When I began my first job fresh out of grad school as the editor of a publication for K–12 students, I kept a printout of editor's marks taped to my wall. The production team assumed the printout was for their benefit, but it was actually for me—I had little idea what all those
squiggles and lines and symbols meant. I had to learn—and fast.
Many classes, a maze of experiences, and a whopping two-plus decades later, I'm still learning—part of what I love about being a freelancer. Here are some takeaways from these past many moons, gleaned through uplifting successes, self-sabotaging failures, and simply trying to adapt to the ever-changing professional landscape:
1. Say "Yes" As Much as Possible: Asked to write about something you know little about? Give it a try. Most jobs require research and a bit of scrambling. You'll be surprised by what you can tackle. Once you say "no," doors often close, so do what you can to keep jobs coming your way.
2. ...But Know When to Say "No": Not accepting a job isn’t ideal, but sometimes it's just not a fit, or you're simply overbooked. If you must decline a job, do so with diplomacy, and be gracious about it. Even better, recommend someone you know who might be more well-suited to the task and subject matter.
3. Follow Through: Being proactive is imperative in the world of freelancing since the nature of this type of work is learning how to get jobs (ideally ongoing or intermittent ones) and maintain rapport with your clients. Getting a lead is great, but unless you follow through by reaching out, nothing will materialize. It's up to you to make it happen.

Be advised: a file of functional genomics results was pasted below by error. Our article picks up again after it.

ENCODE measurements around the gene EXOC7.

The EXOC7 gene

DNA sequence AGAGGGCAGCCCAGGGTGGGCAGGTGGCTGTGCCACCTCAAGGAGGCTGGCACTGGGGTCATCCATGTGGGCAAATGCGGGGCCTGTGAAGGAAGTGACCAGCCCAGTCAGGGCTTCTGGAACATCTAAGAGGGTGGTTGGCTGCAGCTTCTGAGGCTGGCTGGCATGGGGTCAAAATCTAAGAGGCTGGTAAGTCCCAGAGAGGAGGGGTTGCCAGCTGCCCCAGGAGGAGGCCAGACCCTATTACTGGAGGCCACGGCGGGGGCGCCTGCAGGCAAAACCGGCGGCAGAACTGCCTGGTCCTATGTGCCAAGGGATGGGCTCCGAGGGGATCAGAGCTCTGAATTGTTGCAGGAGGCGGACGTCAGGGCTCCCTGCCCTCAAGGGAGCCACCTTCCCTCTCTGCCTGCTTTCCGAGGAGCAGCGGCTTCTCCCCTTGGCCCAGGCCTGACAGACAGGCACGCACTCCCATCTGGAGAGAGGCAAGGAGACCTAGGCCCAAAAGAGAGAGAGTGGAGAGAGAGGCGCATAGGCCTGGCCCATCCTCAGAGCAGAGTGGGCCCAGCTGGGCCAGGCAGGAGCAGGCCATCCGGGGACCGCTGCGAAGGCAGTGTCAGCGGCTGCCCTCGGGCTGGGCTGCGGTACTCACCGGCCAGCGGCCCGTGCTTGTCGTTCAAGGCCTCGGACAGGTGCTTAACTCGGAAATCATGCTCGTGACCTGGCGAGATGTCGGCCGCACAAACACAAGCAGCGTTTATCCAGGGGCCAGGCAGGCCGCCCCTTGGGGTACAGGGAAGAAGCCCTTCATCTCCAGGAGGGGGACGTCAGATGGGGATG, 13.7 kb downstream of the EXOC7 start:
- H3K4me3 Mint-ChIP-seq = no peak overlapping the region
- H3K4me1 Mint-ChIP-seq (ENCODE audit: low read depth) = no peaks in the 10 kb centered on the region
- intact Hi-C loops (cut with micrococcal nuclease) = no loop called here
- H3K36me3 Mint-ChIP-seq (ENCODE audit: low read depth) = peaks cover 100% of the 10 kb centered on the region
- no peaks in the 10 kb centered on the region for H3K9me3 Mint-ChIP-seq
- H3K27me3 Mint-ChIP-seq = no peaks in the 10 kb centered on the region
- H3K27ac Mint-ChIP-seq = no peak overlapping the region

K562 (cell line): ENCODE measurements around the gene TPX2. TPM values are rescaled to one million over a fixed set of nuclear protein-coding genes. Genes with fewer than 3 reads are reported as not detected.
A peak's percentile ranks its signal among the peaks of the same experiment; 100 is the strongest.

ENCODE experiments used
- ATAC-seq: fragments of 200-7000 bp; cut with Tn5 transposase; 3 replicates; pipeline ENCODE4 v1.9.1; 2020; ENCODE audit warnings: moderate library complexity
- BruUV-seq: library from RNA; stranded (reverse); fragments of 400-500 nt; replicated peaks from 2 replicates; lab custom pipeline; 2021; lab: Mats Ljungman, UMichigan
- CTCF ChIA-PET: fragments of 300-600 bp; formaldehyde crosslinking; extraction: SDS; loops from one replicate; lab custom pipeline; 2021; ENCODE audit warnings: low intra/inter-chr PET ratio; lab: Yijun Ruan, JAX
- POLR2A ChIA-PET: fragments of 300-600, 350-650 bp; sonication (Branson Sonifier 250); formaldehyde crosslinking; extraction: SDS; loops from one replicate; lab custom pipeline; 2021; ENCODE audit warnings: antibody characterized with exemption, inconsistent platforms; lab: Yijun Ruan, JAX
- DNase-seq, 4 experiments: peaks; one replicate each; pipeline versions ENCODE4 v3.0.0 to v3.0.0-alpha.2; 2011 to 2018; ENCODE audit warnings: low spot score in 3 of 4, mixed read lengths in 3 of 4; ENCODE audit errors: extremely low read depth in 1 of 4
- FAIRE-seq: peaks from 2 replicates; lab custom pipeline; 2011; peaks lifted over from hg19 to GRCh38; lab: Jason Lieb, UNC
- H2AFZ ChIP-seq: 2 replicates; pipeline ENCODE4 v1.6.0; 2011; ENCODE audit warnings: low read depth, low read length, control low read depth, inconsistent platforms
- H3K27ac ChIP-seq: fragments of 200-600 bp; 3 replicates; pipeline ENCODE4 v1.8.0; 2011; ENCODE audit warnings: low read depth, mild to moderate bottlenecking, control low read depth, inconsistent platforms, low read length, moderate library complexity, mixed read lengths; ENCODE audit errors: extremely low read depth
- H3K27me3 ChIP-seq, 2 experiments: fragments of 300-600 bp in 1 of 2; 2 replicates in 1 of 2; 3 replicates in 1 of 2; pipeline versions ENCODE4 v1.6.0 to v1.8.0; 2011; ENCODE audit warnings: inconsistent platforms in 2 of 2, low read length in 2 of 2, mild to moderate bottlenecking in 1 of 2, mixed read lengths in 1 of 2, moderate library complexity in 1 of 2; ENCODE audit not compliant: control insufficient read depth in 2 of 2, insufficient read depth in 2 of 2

4. Be A Squeaky Wheel, But Not a Nag: Since many freelancers work off-site, it's important to check in every now and then, or simply let your clients know you're available. Just don't badger them, especially if your client lets you know they've brought the work in-house or don't respond after more than one query.
5. Ask Thoughtful Questions: Before you begin the job, learn what your client is seeking (rather than simply assume). Take the time at the onset to discover what your clients' goals are, and actively listen. If there are existing documents, ask to see them to gain a sense of the look, style, or tone of their brand. Otherwise, ask for examples of what they like, which helps provide a starting point—much easier than working tabula rasa.
6. Challenge Your Comfort Zone: In order to make a real go of it as a freelancer, it's important to be open to projects that involve unfamiliar subject matter, or a style of writing or editing you haven't done before. Rather than turn your back to it, welcome the job as a learning opportunity. It's amazing what you can get the hang of when you simply give it a try.
7. Keep Good Records: Since being a freelancer is akin to running an independent business, you're responsible for keeping track of your hours, billing your clients, and making sure you get paid. Jot down your work hours each day, attributing which hours you worked for each client, and what you accomplished that day.
8. Do Your Homework: Before you meet with your potential client, research the people you'll be meeting with, along with the company, its story and mission. You'll know the right questions to ask, save valuable time, and be a much more appealing candidate than someone who comes in unprepared.
9. Deadlines Matter: If something is due in a week, submit it no later than the due date—or even better—early. Clients want the work, not excuses, and if you’d like to keep getting jobs, make sure you adhere to their deadlines.